News and Notes from U S Nationals

By Ted Witulski | May 15, 2003, 12 a.m. (ET)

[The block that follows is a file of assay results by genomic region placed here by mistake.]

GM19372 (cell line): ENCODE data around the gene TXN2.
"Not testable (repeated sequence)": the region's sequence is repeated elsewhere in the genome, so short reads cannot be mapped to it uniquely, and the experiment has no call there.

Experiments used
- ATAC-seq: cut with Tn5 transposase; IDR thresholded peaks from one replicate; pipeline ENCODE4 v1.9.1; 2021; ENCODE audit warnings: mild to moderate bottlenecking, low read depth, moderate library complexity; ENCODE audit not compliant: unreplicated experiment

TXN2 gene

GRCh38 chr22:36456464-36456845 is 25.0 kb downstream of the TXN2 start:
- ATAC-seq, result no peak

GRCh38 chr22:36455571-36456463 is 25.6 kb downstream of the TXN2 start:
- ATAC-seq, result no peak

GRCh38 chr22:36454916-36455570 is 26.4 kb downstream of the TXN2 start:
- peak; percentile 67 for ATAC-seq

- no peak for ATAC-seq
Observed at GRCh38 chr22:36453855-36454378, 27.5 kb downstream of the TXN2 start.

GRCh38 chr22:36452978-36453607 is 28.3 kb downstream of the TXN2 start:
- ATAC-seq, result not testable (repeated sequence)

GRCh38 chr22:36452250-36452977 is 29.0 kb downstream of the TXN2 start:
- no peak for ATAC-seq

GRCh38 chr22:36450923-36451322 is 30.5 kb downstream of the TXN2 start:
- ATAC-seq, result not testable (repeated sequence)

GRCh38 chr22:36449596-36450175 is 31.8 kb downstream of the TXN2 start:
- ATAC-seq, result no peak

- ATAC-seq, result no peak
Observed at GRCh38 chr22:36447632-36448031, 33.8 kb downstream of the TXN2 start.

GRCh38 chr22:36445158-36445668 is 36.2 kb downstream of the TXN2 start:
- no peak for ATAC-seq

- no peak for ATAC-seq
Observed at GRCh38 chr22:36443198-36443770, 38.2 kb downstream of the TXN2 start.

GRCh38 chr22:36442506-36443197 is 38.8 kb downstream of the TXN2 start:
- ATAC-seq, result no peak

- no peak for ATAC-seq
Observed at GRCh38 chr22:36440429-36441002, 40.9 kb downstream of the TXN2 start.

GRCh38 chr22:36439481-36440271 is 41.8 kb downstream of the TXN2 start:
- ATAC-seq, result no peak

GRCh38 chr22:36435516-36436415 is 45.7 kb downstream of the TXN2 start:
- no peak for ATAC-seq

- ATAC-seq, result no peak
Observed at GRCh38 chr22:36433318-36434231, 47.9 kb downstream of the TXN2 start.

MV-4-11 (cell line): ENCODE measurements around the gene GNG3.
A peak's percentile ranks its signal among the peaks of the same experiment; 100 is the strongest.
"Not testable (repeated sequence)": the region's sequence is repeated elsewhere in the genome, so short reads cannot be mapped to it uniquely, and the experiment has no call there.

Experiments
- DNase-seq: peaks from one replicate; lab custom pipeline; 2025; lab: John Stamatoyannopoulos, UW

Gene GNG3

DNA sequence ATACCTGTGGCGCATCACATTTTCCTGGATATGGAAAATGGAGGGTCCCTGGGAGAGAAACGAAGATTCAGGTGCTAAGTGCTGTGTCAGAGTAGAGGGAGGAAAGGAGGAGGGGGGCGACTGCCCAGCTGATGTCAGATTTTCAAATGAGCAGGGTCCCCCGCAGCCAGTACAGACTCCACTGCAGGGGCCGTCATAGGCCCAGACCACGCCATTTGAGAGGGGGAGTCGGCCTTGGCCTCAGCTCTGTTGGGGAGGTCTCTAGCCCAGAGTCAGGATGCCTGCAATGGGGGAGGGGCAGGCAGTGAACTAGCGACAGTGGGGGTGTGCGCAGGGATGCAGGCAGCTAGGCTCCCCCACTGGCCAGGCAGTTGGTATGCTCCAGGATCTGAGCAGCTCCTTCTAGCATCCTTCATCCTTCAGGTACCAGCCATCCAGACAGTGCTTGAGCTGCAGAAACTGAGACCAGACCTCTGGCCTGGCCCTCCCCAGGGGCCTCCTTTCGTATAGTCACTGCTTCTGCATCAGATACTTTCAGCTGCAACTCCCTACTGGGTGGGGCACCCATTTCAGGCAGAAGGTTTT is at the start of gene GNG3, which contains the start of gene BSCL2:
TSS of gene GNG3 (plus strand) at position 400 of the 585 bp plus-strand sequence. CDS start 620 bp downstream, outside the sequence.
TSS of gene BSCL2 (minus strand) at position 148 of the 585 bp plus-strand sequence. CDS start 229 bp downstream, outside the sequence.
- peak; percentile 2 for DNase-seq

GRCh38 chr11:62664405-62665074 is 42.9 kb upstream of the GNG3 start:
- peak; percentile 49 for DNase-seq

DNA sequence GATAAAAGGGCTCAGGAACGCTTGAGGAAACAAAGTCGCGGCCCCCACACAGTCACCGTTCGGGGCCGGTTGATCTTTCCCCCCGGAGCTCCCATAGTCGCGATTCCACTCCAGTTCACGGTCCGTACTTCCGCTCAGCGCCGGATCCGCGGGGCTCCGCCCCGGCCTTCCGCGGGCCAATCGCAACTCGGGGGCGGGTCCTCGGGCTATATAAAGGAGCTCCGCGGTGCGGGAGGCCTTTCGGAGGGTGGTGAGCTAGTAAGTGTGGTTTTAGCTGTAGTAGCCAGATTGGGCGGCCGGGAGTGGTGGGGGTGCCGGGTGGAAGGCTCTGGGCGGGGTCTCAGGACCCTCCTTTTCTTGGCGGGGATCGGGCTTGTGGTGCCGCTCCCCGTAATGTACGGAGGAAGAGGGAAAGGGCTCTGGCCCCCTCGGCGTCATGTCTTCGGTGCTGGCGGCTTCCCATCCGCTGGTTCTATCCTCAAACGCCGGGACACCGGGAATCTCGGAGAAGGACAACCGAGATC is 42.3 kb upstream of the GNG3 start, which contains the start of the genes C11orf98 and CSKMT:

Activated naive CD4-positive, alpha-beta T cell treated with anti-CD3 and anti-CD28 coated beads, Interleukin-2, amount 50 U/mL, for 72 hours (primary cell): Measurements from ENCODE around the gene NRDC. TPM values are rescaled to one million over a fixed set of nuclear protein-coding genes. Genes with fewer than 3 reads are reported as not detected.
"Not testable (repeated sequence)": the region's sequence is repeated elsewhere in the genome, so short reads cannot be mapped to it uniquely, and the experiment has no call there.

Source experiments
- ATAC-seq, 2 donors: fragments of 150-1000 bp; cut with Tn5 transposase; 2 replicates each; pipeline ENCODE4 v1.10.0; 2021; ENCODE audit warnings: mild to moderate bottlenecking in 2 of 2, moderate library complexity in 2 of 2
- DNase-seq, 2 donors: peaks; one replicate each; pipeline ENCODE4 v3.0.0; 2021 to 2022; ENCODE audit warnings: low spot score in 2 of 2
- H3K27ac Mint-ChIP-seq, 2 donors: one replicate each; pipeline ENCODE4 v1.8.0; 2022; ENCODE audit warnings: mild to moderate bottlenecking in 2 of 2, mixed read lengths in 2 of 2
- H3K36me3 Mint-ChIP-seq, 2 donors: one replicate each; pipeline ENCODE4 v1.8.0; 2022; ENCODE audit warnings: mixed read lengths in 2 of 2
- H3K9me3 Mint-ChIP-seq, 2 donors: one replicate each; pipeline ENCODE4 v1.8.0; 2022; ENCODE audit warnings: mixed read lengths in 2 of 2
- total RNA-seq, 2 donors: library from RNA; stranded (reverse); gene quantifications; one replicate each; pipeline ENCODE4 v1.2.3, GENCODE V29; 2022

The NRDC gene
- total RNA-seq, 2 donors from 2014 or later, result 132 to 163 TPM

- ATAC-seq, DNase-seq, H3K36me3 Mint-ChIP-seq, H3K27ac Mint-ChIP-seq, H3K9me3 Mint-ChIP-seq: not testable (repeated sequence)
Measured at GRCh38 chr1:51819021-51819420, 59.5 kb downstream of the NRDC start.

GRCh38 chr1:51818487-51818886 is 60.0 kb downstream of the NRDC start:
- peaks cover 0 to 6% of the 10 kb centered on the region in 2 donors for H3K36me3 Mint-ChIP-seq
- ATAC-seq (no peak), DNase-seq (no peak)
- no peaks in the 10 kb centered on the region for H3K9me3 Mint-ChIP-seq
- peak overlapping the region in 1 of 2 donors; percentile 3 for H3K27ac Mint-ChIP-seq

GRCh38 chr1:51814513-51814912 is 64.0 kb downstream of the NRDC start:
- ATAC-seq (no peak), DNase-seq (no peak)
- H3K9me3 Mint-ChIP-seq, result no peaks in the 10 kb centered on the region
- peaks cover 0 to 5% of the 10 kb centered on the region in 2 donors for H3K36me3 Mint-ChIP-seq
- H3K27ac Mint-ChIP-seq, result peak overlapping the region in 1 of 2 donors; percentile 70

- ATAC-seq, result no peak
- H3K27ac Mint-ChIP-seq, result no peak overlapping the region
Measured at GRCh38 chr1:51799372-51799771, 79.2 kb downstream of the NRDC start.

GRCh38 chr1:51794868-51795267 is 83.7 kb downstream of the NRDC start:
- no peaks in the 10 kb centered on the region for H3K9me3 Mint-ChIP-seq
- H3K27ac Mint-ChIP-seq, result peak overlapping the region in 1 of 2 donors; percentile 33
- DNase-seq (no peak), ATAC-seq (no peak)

For those that have never seen U.S. Nationals, you're missing out. Year in and year out the excitement of the Freestyle and Greco-Roman Championship is unparalleled. This year was no different, as we belabor the decline in International weight classes the only upswing it seems is for the fans. This was apparent right from the start as the Freestyle seeding meeting stretched well past two hours as weight classes were jammed from top to bottom with NCAA Champions and All-Americans. Check that name: The first weight class seeded from the Freestyle ranks was not the 55 kg division, instead 60 kg was hashed out first. The delay at the lightweights came as Teague Moore's bout card was not readily apparent as the names were read off. Eventually, the wayward card was found---for those that don't know Teague's real first name is not "Teague"---something to remember next year as the cards are read off. Titles for one and all: The top seeded wrestlers shared a total of 18 NCAA Division I Championships with Chris Bono being the only single-time Champion. Stephen Abas (3), Eric Guerrero (3), Chris Bono (1), Joe Williams (3), Cael Sanderson (4), Tim Hartung (2), and Kerry McCoy (2). Incumbency stays strong: All number one seeded wrestlers won their weight class except at the 96 kg weight. Third-seeded Daniel Cormier wrestled the shutout against former West Virginia NCAA Champion (1994), Dean Morrison. Land, Air, and Sea: The Greco-Roman side was ready for any invasion with 25 of 55 seeded wrestlers representing a Division of the Armed Forces, nearly 46 percent. Last year's Champions earn respect: In cases where returning wrestlers with strong pedigrees were back in the mix returning members of the National Team were recognized with higher seeds. Cases in point include Bono's number one seed over Olympic Bronze Medallist Lincoln McIlravy, Tim Hartung's number one seed over former World Team Member Dominic Black who settled in as the fifth seed, and the highly anticipated match-up of the massive World Champions Dremiel Byers and Rulon Gardner. Byers, last year's World Champion was voted in as the top seed as Rulon Gardner who owns the 2001 World Title as well as the 2000 Olympic Gold garnered the second seed. Collision Courses on hold till Indy: Two weight classes were being closely watched for collision course match-ups. Byers and Gardner would have been a rarity with two World Champions battling it out for a National Title and of course the high anticipated next installment between long-time foes Chris Bono and Lincoln McIlravy. Neither materialized as Gardner fell in the clinch to the Air Force's Corey Farkas, as Farkas scored four points off of the Champions attempts to throw the hefty 6'4" California native. McIlravy, perhaps in adjustment to the new weight that is nearly five pounds lower than his collegiate days, failed to defeat fellow former Hawkeye Bill Zadick. Locks must be legal: In the finals the fans were noticeably unhappy with the clinch call that awarded Chris Bono his first U.S. Nationals Title. After receiving his first attention call from the referee for locking down Bono's elbow, Zadick then attempted to lock to the opposite side. Bono moved out of the one meter circle and the referee separated the two, as the officials moved to look at the mat side review video. In the video Zadick's lock was determined to be palm to wrist instead of the required knuckle-to-knuckle clasp required by FILA rules. One other wrestler had similar difficulties in the clinch. Olympic Silver Medallist, Matt Lindland, faced off of against a former student and long-time training partner Brad Vering. As the two jockeyed for position in the clinch, the referee determined that Lindland's knuckle lock had turned into a palm-to-palm clasp. The match was stopped and Brad Vering earned his first U.S. Nationals Title. Seven Seconds and a First: Momentarily, it looked like the U.S. Army's Glen Nieradka was ready to take out his frustration on fellow Olympic Training Center Resident Jim Gruenwald as the match closed out with Gruenwald leading 6-0. Nieradka in an aggressive posture lunged at Gruenwald, making the soon to be champion jump from the startle. Nieradka quickly smiled and hugged Gruenwald congratulating him on his first U.S. Nationals Championship. A year earlier Nieradka made Gruenwald wait another year for the elusive title as he earned the victory before faltering at the World Team Trials in St. Paul. Ready to Brawl: While Nieradka and Gruenwald were laughing off the brawl that wasn't, fans in the stands began to zero in on the battle between Eric Guerrero of the Gator Club and Jesus Wilson of the Minnesota Storm. Last June in St. Paul Guerrero suffered a startling gash over his eyes after being on the receiving end of an illegal head-butt. The gash took 17 stitches to close, seven internal 10 external. This year's match in the finals looked to be on the same type of physical pace before the two settled down and wrestled out their differences with Guerrero earning his third U.S. Nationals Title in a row with a 4-2 victory. Technically They are Foes: Stephen Abas and Eric Akin sat at a restaurant in Cincinnati in 2001 sharing some dinner and war stories. Earlier in the day Abas had bested Akin in a dramatic three-match series for the honor of representing the United States in the World Championships scheduled for New York. As the two talked, the phrase "whatever happens on the mat stay on the mat" was passed between the two. Last year, Eric Akin moved up a weight and lost in the finals of Vegas to Eric Guerrero. This year Akin returned to the 55 kg class for another installment of whatever happens on the mat stays on the mat. In a technical bout of America's 55 kg finalists Abas earned a 3-1 victory and his first National Title. Akin settled for second place with his fifth consecutive finals appearance and his tenth top-eight placement in a row. (Akin did earn his first U.S. Nationals Title in 2001 when he defeated Ohio native Tim Dernlan.) Age It Means Nothing: Akin continues his impressive string of success in the sport now at the age of 32. Dean Morrison runner-up at 96 kg keeps moving forward at age 32. John Fisher of Ann Arbor Michigan failed to place this year at 66 kg, but still received the respect of the coaches when he captured the 14th seed at age 37. In December Fisher managed a second place finish at the Midlands Tournament for collegiate wrestling. Cael Sanderson was the youngest Freestyle Champion at age 23, while Chris Bono was the oldest at age 29. In Greco-Roman, Olympic Bronze Medallist, Garett Lowney was the youngest champ at age 23, while Jim Gruenwald took home the Title at age 32. Patricia Miranda was the elder among the women's champ approaching her 24th birthday and the lone teenager of the bunch was Malinda Ripley her third place seed to capture the 55 kg weight. The average age for champions in Men's Freestyle was 26, for Greco-Roman the average age was 28.42 years of age, for women was 21.7 years of age. Scoring Explosion: Many have long derided Greco-Roman for being slow paced with little action and scoring. But, last week's semifinal matches flew in the face of that conventional wisdom as the Freestyle's traded one point takedowns the Greco wrestlers went on a scoring explosion with high amp tosses by the likes of Dremiel Byers and Brandon Paulson. Ken Cook and T.C. Dantzler entertained the fans as the two battled back and forth scoring nineteen points with Cook escaping with a 10-9 victory. The average score for the Men's Freestyle in the two semi bouts was 11.71 while Greco averaged out at 14.85 We'll see how this all turns out in Indianapolis at the World Team Trials. Click here for an application to the National Developmental Camp or the Silver Leve